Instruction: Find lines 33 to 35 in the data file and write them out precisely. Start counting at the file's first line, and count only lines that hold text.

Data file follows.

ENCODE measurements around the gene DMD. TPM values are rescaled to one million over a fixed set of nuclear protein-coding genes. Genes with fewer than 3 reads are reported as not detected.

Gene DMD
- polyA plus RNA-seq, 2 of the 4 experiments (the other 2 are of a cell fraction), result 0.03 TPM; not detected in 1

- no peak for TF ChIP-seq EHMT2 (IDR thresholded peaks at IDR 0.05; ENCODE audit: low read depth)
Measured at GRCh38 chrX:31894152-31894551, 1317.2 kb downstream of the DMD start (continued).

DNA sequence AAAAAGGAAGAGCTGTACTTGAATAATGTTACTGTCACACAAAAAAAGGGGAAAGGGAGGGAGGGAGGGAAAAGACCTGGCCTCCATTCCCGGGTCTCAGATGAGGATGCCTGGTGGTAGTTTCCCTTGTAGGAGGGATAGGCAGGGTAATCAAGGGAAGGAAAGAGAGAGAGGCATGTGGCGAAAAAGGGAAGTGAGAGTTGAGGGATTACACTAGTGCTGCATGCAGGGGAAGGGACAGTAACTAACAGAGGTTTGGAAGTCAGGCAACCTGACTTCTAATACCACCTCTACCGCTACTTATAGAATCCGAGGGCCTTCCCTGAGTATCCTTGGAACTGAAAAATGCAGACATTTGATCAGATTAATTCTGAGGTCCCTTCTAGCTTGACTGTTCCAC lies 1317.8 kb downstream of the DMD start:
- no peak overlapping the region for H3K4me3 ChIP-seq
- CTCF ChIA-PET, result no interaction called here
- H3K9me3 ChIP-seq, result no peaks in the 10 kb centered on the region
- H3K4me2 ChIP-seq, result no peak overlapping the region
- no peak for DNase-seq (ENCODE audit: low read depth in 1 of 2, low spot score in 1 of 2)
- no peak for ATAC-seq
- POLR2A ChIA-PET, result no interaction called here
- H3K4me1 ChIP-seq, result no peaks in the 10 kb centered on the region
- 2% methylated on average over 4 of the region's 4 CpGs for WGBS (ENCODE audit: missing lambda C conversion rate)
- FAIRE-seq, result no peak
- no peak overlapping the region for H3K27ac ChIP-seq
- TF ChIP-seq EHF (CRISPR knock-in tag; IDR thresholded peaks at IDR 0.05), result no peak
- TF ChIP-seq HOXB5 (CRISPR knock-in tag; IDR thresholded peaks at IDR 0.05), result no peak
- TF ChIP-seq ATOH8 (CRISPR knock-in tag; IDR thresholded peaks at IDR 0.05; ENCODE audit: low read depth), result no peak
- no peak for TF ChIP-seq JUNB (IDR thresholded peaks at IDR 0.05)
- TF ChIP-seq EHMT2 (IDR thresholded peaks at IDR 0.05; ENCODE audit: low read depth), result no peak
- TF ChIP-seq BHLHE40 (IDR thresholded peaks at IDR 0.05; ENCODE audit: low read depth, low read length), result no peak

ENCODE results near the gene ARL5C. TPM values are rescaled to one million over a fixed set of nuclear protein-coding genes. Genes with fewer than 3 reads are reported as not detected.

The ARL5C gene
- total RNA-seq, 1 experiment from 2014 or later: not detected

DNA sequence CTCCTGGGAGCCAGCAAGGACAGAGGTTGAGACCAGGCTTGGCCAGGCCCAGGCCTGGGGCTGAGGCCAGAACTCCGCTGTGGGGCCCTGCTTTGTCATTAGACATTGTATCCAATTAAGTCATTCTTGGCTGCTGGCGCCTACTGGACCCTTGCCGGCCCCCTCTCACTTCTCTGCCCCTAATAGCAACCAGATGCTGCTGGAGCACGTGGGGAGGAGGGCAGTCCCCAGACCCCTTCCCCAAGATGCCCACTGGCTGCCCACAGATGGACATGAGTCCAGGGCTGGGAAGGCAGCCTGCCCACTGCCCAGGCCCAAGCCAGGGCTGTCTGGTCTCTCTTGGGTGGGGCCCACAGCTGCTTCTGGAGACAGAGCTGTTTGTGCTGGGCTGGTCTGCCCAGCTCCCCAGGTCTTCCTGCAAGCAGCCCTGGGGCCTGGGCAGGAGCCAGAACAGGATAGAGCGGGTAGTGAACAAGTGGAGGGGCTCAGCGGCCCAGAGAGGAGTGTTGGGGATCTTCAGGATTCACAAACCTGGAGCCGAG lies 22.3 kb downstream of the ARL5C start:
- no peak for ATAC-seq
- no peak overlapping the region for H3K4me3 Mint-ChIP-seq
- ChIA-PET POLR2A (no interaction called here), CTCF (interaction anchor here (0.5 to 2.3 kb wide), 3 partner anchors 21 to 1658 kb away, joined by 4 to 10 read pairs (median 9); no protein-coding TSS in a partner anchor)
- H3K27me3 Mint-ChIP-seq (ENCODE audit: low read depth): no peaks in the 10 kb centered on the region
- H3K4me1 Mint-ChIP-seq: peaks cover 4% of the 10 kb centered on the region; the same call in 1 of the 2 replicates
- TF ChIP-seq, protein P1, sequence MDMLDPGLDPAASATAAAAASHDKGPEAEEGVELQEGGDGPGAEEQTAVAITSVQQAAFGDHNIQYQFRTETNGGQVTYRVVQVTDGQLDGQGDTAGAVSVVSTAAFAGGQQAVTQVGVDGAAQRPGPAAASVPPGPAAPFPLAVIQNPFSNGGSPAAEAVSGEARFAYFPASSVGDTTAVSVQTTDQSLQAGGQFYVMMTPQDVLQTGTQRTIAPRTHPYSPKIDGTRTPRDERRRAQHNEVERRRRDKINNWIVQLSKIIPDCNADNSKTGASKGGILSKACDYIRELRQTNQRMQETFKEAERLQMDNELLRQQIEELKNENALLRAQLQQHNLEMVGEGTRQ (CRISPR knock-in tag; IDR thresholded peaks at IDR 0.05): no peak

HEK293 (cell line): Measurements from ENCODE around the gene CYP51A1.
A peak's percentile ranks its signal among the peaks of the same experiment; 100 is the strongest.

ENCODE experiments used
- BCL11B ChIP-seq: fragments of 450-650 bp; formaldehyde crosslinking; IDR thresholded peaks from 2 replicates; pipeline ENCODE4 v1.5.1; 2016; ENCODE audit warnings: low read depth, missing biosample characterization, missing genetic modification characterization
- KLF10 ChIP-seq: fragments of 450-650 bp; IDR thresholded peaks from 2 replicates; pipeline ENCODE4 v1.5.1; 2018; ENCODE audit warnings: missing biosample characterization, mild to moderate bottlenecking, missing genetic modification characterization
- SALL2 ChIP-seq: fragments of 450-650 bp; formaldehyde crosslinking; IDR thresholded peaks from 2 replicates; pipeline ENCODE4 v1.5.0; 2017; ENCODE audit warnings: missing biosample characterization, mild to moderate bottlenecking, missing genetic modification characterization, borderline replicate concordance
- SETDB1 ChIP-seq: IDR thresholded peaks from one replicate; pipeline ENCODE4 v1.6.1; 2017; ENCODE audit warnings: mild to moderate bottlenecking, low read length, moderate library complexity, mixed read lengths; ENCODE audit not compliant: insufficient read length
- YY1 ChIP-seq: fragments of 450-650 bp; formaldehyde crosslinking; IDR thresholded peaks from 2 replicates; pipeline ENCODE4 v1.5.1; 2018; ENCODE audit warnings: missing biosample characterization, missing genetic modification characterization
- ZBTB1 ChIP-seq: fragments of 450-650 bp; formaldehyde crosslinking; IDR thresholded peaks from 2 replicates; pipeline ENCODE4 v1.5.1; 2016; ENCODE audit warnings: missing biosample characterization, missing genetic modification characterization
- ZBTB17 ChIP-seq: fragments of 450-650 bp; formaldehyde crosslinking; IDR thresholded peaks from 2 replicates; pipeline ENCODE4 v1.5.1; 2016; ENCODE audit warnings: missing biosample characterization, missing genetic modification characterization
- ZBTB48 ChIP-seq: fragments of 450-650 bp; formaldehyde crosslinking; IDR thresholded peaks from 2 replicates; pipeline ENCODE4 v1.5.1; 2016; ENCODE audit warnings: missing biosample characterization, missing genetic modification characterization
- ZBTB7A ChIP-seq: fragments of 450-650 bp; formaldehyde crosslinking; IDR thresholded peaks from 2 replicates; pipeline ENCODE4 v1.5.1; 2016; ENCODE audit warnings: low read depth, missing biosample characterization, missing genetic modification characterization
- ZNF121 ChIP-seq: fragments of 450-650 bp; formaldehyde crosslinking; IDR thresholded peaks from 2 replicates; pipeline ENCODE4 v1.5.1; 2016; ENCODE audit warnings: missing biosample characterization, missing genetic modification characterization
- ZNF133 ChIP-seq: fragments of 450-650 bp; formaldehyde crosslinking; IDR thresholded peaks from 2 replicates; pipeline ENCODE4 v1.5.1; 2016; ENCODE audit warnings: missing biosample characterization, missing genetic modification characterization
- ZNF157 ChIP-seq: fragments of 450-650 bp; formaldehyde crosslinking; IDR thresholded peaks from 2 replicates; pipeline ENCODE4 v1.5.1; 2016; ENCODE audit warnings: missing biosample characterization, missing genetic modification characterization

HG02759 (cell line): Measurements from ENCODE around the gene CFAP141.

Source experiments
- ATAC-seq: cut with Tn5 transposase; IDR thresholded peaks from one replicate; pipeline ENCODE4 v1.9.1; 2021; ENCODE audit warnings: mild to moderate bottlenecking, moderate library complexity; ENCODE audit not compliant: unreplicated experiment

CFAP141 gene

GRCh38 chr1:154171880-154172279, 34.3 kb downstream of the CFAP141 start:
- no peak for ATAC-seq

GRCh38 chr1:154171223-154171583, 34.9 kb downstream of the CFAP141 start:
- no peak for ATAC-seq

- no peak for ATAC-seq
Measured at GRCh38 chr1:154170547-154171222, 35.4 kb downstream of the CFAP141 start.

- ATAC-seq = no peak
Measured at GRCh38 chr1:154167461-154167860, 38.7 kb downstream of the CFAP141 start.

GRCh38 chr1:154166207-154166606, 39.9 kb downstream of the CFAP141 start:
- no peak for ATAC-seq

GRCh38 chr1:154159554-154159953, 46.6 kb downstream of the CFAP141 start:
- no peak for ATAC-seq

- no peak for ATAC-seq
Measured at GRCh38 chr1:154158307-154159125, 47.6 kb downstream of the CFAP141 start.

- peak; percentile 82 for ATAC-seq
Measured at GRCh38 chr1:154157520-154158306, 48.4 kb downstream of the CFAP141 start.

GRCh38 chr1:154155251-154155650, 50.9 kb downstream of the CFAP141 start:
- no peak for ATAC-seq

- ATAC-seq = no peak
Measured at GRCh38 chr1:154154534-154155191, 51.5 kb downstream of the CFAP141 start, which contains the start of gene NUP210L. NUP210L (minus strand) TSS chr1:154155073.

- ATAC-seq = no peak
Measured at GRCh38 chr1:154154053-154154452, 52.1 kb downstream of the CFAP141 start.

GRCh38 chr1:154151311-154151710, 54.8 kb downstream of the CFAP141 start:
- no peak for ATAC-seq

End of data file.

- TF ChIP-seq, protein P1, sequence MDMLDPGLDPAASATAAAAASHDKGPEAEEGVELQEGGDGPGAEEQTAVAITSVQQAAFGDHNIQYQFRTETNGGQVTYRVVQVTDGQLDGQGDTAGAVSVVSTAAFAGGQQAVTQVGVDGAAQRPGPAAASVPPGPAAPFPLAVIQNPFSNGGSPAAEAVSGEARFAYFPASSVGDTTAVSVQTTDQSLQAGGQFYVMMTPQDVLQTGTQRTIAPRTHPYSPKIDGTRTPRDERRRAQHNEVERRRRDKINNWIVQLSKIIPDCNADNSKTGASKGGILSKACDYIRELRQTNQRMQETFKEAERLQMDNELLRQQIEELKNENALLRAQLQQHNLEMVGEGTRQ (CRISPR knock-in tag; IDR thresholded peaks at IDR 0.05): no peak

HEK293 (cell line): Measurements from ENCODE around the gene CYP51A1.
A peak's percentile ranks its signal among the peaks of the same experiment; 100 is the strongest.